Degree Name

Master of Philosophy


School of Nursing


Aim The aim of this study was to explore how Registered Nurses assess and identify delirium to inform education and improved delirium care practices in the healthcare environment of the researcher.

Background Delirium is a common event for older people during a hospital admission (50 per cent). An episode of delirium may cause a range of adverse outcomes for older people: new dementia, worsening dementia, re-location into residential accommodation, and death. The prevention, recognition and management of delirium in hospitals are inadequate and demonstrated to be challenging for nurses. Multi-component interventions including education are recommended as strategies to address these issues. Clinical practice and research provide evidence of the under-recognition of delirium in hospital by medical and nursing clinicians. Although Registered Nurses are key to the provision of delirium care there was scant literature exploring how they assess and identify delirium in older people.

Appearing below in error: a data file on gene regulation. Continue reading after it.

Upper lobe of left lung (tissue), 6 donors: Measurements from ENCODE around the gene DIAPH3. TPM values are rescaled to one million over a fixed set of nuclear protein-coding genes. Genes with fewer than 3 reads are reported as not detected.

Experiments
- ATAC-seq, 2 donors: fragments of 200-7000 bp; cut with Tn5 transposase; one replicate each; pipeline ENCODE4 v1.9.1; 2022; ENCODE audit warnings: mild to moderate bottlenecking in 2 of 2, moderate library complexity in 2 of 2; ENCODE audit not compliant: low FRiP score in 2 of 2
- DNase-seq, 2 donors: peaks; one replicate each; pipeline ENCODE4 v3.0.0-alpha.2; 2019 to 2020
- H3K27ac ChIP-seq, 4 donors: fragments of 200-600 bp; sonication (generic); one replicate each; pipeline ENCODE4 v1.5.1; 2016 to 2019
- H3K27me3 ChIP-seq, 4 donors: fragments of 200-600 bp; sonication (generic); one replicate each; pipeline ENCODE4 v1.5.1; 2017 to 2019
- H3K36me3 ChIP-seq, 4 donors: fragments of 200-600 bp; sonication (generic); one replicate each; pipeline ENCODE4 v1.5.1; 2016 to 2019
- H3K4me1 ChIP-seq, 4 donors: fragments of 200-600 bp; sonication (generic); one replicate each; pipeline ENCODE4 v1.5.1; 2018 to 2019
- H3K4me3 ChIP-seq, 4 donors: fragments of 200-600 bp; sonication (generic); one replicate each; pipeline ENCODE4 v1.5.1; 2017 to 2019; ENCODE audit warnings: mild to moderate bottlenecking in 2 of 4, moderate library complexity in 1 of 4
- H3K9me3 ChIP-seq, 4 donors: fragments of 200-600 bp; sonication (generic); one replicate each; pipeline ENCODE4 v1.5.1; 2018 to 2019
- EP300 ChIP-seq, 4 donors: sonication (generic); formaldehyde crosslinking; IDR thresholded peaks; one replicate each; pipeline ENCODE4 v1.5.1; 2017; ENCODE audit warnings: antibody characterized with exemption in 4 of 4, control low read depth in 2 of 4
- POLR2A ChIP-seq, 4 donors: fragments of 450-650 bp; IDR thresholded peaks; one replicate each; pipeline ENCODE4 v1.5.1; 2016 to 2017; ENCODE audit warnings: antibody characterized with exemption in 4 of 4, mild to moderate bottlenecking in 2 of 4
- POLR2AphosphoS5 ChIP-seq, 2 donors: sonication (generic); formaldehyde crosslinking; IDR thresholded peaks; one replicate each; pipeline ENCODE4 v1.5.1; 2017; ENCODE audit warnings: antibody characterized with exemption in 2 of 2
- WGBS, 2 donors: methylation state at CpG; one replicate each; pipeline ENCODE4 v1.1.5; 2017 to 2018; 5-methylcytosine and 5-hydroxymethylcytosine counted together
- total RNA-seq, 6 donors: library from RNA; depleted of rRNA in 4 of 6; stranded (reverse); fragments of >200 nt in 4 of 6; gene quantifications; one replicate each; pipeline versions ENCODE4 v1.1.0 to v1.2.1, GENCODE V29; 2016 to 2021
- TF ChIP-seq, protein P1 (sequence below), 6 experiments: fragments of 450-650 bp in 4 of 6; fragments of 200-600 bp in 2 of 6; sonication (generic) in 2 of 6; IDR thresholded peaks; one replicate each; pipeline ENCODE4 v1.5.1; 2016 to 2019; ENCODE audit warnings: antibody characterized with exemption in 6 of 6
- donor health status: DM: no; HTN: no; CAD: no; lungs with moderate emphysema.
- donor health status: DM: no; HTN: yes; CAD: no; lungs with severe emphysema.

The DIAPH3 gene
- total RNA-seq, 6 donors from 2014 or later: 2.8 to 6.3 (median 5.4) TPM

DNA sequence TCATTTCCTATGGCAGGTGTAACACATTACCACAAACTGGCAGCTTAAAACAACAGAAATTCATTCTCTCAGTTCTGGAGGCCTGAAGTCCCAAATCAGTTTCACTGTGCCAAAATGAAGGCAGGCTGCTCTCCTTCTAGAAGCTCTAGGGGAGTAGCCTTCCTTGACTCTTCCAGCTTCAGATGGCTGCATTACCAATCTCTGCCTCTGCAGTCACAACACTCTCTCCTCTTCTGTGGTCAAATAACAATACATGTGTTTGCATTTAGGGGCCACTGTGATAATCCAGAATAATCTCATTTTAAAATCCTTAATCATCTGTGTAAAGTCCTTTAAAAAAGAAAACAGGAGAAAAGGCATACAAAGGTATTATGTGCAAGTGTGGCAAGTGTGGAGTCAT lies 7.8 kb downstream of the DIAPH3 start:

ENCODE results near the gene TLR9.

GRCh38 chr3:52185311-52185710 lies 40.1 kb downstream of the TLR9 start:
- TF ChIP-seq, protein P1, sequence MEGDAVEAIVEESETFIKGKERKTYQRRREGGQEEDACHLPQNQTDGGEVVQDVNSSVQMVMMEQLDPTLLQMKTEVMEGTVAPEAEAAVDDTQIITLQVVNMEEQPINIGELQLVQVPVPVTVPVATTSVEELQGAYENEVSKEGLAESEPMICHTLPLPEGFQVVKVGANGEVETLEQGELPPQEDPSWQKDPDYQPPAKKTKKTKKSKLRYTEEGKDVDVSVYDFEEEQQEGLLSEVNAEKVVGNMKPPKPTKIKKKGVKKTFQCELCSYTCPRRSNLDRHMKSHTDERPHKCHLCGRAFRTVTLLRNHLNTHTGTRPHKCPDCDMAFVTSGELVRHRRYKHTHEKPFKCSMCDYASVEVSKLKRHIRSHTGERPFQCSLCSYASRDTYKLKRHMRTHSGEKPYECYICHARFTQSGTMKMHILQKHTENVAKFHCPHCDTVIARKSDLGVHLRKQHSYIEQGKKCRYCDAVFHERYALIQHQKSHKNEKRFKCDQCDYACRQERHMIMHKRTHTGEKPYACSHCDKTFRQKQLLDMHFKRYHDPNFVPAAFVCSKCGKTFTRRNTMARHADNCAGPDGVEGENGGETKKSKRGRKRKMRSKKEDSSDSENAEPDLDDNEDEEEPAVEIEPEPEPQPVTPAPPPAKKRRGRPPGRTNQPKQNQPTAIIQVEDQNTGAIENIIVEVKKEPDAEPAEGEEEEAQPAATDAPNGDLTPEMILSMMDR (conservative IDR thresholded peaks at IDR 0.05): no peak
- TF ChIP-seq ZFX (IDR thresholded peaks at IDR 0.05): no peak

Methods This was a qualitative descriptive study. The setting was a regional referring hospital in New South Wales, Australia, and the participants were Registered Nurses with experience of delirium care. Data collection consisted of in-depth, face-to-face group interviews (n=8). Transcribed and deidentified data underwent thematic analysis concurrent with the data collection.

Findings Registered Nurses (n=24) who worked on surgical, medical, renal, aged care, rehabilitation and emergency units participated in the interviews. A total of three themes were identified to explain how Registered Nurses assess and identify delirium: (1) It’s not my job; (2) It is my job; and (3) It’s complex.

Conclusion and implications for practice The findings demonstrated that hospital delirium care education needs to target Registered Nurses across unit specialties to build mastery in delirium assessment and identification, and reinforce nurses’ integral role in recognising delirium in older persons.



Unless otherwise indicated, the views expressed in this thesis are those of the author and do not necessarily represent the views of the University of Wollongong.